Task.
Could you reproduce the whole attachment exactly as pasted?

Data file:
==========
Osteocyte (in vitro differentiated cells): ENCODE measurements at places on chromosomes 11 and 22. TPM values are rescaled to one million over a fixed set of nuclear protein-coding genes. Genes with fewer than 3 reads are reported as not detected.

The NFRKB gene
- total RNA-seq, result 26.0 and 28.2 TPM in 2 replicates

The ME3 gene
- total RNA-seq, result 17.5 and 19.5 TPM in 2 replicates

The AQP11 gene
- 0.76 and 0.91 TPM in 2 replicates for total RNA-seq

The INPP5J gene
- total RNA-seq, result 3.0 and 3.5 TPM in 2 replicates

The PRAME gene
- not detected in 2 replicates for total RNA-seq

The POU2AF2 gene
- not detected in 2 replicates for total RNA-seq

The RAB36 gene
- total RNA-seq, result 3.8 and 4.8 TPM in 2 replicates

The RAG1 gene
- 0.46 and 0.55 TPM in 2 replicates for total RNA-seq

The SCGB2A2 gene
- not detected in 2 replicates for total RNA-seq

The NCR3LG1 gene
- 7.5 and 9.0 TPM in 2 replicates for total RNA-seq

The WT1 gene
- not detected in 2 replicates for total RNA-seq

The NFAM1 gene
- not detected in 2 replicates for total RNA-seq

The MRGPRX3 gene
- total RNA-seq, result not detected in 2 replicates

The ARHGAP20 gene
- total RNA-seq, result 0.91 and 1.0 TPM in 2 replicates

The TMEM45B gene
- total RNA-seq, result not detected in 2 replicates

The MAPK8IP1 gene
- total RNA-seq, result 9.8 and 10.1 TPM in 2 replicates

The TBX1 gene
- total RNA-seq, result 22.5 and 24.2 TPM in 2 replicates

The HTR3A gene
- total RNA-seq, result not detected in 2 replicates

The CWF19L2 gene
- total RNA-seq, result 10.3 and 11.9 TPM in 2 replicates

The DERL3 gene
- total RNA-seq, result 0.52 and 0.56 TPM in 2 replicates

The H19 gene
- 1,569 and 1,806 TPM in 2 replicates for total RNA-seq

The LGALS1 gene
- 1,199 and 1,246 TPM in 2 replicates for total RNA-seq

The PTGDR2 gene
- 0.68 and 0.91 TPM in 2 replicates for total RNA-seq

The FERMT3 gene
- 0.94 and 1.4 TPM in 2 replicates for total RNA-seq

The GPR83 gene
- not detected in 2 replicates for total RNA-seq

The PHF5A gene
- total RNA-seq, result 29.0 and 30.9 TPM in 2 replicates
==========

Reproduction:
Osteocyte (in vitro differentiated cells): ENCODE measurements at places on chromosomes 11 and 22. TPM values are rescaled to one million over a fixed set of nuclear protein-coding genes. Genes with fewer than 3 reads are reported as not detected.

The NFRKB gene
- total RNA-seq, result 26.0 and 28.2 TPM in 2 replicates

The ME3 gene
- total RNA-seq, result 17.5 and 19.5 TPM in 2 replicates

The AQP11 gene
- 0.76 and 0.91 TPM in 2 replicates for total RNA-seq

The INPP5J gene
- total RNA-seq, result 3.0 and 3.5 TPM in 2 replicates

The PRAME gene
- not detected in 2 replicates for total RNA-seq

The POU2AF2 gene
- not detected in 2 replicates for total RNA-seq

The RAB36 gene
- total RNA-seq, result 3.8 and 4.8 TPM in 2 replicates

The RAG1 gene
- 0.46 and 0.55 TPM in 2 replicates for total RNA-seq

The SCGB2A2 gene
- not detected in 2 replicates for total RNA-seq

The NCR3LG1 gene
- 7.5 and 9.0 TPM in 2 replicates for total RNA-seq

The WT1 gene
- not detected in 2 replicates for total RNA-seq

The NFAM1 gene
- not detected in 2 replicates for total RNA-seq

The MRGPRX3 gene
- total RNA-seq, result not detected in 2 replicates

The ARHGAP20 gene
- total RNA-seq, result 0.91 and 1.0 TPM in 2 replicates

The TMEM45B gene
- total RNA-seq, result not detected in 2 replicates

The MAPK8IP1 gene
- total RNA-seq, result 9.8 and 10.1 TPM in 2 replicates

The TBX1 gene
- total RNA-seq, result 22.5 and 24.2 TPM in 2 replicates

The HTR3A gene
- total RNA-seq, result not detected in 2 replicates

The CWF19L2 gene
- total RNA-seq, result 10.3 and 11.9 TPM in 2 replicates

The DERL3 gene
- total RNA-seq, result 0.52 and 0.56 TPM in 2 replicates

The H19 gene
- 1,569 and 1,806 TPM in 2 replicates for total RNA-seq

The LGALS1 gene
- 1,199 and 1,246 TPM in 2 replicates for total RNA-seq

The PTGDR2 gene
- 0.68 and 0.91 TPM in 2 replicates for total RNA-seq

The FERMT3 gene
- 0.94 and 1.4 TPM in 2 replicates for total RNA-seq

The GPR83 gene
- not detected in 2 replicates for total RNA-seq

The PHF5A gene
- total RNA-seq, result 29.0 and 30.9 TPM in 2 replicates